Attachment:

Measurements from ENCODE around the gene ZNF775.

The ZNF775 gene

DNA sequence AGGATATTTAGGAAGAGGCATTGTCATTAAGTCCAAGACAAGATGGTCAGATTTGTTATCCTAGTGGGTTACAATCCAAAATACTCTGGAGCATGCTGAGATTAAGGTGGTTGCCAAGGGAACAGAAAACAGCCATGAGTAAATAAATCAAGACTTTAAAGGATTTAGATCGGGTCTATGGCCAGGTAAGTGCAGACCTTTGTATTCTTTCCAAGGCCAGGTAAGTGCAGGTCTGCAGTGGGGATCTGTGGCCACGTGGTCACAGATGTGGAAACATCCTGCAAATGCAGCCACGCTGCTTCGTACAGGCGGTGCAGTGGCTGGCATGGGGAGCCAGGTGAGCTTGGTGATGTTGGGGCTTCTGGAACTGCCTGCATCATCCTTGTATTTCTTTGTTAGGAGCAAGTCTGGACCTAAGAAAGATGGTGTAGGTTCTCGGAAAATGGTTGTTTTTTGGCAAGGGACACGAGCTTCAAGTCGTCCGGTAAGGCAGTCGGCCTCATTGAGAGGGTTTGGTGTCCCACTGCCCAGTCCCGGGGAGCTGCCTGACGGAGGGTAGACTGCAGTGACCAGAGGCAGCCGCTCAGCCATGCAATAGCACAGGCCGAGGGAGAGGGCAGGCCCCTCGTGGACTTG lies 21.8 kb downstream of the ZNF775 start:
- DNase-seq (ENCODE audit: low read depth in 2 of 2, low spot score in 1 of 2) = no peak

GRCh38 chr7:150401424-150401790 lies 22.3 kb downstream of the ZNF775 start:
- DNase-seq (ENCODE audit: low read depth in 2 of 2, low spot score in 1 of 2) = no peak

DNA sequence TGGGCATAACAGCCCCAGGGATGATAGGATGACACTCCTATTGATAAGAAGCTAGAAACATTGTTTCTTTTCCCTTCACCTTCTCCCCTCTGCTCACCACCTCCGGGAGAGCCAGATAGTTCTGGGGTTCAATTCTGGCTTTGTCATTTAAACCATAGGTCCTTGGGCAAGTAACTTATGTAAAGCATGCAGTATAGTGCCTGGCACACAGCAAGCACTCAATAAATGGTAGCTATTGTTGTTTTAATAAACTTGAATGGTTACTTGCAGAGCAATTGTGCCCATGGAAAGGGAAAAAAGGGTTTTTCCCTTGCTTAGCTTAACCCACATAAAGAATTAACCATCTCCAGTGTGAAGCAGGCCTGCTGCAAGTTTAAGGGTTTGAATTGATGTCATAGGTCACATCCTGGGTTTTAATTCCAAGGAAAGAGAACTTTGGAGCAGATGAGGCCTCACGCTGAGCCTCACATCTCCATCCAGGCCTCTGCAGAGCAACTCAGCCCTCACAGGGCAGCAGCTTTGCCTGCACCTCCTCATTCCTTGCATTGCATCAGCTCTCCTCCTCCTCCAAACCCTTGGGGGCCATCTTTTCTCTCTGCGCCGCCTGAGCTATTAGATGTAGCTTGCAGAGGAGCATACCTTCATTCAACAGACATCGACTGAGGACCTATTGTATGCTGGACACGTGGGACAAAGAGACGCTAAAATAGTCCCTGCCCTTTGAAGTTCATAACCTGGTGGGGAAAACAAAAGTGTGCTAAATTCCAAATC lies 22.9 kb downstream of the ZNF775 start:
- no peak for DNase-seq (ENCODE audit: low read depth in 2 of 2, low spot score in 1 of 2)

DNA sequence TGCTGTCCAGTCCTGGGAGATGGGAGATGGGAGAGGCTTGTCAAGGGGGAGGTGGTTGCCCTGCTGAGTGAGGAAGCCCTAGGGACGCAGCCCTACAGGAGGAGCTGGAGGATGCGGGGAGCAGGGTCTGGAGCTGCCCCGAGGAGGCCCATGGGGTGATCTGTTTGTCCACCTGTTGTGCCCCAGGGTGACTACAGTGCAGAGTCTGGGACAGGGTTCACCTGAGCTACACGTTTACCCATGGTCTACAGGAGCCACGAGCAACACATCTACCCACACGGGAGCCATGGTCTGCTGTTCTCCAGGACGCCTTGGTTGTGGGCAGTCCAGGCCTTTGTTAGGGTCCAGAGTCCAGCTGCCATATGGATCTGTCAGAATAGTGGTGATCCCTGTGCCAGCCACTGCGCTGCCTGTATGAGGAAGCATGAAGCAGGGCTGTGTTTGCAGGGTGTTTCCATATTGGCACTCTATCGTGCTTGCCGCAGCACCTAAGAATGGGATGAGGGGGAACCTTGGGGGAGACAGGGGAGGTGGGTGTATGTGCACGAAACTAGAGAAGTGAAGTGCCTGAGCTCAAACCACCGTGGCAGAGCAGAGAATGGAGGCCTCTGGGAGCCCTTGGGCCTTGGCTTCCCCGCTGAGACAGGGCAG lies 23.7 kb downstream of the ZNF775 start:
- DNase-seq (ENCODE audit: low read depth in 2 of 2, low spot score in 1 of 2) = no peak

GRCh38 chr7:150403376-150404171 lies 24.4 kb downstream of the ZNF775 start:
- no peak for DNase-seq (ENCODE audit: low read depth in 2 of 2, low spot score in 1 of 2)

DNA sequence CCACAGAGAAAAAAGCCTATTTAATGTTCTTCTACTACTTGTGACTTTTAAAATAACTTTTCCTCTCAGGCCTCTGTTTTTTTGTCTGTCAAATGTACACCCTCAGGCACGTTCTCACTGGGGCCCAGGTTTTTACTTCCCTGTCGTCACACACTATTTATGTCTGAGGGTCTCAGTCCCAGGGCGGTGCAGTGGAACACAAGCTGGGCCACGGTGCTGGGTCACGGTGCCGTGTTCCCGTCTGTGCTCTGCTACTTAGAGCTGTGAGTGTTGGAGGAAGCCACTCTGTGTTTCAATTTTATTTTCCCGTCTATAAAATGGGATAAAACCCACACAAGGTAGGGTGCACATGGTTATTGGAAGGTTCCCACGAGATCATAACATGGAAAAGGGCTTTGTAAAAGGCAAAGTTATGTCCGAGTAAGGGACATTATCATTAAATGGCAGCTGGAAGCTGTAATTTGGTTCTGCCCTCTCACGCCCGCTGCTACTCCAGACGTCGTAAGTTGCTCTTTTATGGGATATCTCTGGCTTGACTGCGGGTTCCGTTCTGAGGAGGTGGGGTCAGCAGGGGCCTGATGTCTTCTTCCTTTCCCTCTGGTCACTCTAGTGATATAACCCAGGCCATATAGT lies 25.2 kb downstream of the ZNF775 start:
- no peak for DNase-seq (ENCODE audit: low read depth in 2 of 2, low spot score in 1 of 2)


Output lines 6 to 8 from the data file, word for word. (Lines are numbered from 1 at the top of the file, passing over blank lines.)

- DNase-seq (ENCODE audit: low read depth in 2 of 2, low spot score in 1 of 2) = no peak

DNA sequence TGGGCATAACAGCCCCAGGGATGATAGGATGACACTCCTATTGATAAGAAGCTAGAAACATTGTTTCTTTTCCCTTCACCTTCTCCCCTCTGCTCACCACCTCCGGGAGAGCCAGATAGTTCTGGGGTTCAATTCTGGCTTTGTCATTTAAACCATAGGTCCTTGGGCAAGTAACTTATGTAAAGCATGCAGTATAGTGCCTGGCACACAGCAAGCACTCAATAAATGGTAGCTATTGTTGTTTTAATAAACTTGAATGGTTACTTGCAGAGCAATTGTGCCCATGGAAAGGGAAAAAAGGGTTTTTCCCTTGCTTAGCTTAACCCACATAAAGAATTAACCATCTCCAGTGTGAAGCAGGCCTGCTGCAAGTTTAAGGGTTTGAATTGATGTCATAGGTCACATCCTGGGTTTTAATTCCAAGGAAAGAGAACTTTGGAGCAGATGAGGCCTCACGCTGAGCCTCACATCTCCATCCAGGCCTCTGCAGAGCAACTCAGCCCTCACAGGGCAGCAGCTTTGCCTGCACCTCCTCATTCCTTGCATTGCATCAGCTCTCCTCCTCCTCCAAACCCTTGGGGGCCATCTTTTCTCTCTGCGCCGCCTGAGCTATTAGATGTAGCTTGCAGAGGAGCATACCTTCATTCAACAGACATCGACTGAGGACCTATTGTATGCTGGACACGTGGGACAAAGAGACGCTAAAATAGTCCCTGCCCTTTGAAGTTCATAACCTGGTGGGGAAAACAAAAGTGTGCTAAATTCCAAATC lies 22.9 kb downstream of the ZNF775 start:
- no peak for DNase-seq (ENCODE audit: low read depth in 2 of 2, low spot score in 1 of 2)